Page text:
Study: Cancer not among diseases from Ground Zero

A Ground Zero cancer study has ignited frustration and anger among first responders from New Jersey. The just-released federal review found very little evidence linking cancer to the toxic cloud created when the Twin Towers fell on Sept. 11.

News 12 New Jersey spoke with two Ocean County first responders who are upset by the study. Charles Giles, a former New York City EMT, and Richard Skinner, a former New York City firefighter, blame their failing health on the toxins that filled the air and their lungs as they worked at Ground Zero.

The first responders spent days searching the rubble for survivors followed by months toiling on the pile, inhaling air they were assured was safe to breathe.

The results mean cancer will not be added to the list of 9/11 health problems eligible for treatment under the Zadroga health care bill. It's a list that already includes asthma, mental illness, and post-traumatic stress disorder, among others.

sorry to interrupt
your first 20 are free
Access to News 12 is free for Optimum, Comcast®, Time Warner® and Service ElectricSM customers.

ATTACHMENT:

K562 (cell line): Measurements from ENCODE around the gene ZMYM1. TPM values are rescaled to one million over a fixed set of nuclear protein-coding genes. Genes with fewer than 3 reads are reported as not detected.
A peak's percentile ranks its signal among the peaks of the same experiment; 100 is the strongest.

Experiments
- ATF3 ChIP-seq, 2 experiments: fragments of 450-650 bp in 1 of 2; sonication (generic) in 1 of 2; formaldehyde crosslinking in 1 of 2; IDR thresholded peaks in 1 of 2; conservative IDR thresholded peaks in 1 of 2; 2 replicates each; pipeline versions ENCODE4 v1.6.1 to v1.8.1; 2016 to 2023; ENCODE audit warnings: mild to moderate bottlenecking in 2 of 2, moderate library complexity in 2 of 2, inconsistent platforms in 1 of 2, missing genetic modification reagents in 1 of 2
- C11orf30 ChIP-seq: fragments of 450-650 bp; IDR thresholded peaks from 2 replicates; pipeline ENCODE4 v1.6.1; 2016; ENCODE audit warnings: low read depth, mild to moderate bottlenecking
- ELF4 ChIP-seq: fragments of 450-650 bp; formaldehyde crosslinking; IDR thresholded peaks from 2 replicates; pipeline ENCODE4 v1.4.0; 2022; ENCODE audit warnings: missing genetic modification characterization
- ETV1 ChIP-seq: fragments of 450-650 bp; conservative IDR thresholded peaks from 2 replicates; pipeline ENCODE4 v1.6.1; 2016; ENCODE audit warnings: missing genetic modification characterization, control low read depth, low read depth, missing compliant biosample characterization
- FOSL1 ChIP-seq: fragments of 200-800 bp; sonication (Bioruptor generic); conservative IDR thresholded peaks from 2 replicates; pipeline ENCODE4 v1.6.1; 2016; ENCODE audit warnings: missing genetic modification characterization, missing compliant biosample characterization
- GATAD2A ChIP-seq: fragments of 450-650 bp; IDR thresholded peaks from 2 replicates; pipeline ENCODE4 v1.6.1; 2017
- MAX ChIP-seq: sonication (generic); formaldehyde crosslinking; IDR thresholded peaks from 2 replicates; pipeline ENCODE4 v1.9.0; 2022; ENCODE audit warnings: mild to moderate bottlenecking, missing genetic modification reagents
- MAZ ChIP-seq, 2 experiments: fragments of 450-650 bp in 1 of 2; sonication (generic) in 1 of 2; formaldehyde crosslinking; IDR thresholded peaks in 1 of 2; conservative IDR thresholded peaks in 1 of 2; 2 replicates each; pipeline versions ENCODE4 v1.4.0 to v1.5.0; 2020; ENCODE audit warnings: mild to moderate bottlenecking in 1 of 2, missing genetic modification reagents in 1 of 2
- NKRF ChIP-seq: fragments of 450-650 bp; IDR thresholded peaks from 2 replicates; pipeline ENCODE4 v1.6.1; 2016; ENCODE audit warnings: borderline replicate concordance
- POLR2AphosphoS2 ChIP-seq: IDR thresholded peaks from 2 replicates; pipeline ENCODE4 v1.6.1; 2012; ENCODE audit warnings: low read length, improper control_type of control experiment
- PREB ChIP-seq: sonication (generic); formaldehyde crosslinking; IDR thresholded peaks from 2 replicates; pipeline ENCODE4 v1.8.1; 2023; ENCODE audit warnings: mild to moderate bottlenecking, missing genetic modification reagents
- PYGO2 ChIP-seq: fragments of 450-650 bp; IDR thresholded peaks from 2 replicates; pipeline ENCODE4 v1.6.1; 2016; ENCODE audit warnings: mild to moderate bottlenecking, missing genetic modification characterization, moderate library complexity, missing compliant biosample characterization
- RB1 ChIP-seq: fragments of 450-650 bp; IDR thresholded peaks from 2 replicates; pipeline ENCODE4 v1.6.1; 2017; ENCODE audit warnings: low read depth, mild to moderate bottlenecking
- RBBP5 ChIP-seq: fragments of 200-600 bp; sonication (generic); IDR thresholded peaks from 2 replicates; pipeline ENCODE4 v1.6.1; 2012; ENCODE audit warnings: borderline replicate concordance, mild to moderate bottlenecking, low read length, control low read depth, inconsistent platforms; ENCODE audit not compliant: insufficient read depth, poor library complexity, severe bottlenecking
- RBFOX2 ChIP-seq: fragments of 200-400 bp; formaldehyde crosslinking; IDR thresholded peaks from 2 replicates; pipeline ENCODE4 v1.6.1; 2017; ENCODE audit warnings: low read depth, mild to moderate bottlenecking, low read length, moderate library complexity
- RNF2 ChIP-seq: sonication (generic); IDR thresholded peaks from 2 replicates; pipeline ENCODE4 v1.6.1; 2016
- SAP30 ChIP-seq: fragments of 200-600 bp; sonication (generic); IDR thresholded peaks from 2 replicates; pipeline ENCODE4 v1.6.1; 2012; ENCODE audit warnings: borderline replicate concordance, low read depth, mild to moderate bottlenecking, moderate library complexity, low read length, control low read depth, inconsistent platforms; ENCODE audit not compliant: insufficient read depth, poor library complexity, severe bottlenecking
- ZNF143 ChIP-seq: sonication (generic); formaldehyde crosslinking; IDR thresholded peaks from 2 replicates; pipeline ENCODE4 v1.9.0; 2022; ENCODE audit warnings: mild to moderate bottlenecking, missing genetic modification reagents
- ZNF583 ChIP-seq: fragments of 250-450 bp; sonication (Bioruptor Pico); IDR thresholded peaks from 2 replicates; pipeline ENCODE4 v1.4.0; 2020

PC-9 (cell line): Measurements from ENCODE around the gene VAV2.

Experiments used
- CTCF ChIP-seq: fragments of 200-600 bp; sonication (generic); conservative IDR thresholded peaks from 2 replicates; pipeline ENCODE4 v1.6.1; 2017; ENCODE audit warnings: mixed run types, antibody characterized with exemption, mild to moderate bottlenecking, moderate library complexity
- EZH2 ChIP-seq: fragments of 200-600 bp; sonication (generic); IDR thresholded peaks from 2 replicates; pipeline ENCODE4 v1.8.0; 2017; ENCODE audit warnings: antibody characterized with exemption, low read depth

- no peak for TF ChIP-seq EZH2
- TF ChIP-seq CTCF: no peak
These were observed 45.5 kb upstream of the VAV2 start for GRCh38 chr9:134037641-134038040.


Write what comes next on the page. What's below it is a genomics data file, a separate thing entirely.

Please enjoy 20 complimentary views of articles, photos, and videos during the next 30 days.
you have reached your 5 view limit
Access to News 12 is free for Optimum, Comcast®, Time Warner® and Service ElectricSM customers.
Please login, create an account or subscribe to continue enjoying News12.
Our sign-up page is undergoing maintenance and is not currently available. However, you will be given direct access to news12.com while we complete our upgrade.
When we are back up and running you will be prompted at that time to complete your sign in. Until then, enjoy the local news, weather, traffic and more that's "as local as local news gets."